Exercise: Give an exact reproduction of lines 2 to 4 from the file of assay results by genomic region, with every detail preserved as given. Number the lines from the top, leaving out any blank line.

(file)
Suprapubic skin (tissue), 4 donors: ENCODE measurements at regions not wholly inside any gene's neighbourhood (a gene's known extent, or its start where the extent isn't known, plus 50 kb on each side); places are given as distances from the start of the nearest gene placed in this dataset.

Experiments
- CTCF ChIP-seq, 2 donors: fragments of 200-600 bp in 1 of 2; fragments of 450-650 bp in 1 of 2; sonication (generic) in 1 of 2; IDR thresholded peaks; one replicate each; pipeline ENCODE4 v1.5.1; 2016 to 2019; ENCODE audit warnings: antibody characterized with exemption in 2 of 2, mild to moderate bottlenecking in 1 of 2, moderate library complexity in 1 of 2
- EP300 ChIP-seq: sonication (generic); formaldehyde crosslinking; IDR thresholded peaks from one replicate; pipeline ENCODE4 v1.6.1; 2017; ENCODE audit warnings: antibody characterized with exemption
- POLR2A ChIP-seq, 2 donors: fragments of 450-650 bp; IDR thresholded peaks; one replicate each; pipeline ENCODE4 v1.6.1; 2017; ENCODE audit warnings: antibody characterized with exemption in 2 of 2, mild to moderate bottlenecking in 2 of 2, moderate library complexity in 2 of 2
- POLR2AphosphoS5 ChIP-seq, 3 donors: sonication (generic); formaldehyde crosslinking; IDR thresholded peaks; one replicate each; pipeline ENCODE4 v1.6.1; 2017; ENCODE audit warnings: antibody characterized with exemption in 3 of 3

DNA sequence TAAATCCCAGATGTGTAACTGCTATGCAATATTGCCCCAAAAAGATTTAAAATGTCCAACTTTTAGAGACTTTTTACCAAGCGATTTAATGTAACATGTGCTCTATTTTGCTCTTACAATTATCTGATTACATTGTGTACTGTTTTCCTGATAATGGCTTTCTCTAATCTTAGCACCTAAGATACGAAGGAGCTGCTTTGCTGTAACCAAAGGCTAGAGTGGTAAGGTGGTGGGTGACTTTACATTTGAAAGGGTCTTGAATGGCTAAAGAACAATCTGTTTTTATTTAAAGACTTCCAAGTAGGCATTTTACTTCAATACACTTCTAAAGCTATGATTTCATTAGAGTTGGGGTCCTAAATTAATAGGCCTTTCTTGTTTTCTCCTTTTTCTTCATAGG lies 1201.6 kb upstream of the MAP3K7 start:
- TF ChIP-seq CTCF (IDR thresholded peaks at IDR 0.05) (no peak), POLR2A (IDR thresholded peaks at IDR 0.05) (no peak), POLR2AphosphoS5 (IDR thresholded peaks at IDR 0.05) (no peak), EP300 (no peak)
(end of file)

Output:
Experiments
- CTCF ChIP-seq, 2 donors: fragments of 200-600 bp in 1 of 2; fragments of 450-650 bp in 1 of 2; sonication (generic) in 1 of 2; IDR thresholded peaks; one replicate each; pipeline ENCODE4 v1.5.1; 2016 to 2019; ENCODE audit warnings: antibody characterized with exemption in 2 of 2, mild to moderate bottlenecking in 1 of 2, moderate library complexity in 1 of 2
- EP300 ChIP-seq: sonication (generic); formaldehyde crosslinking; IDR thresholded peaks from one replicate; pipeline ENCODE4 v1.6.1; 2017; ENCODE audit warnings: antibody characterized with exemption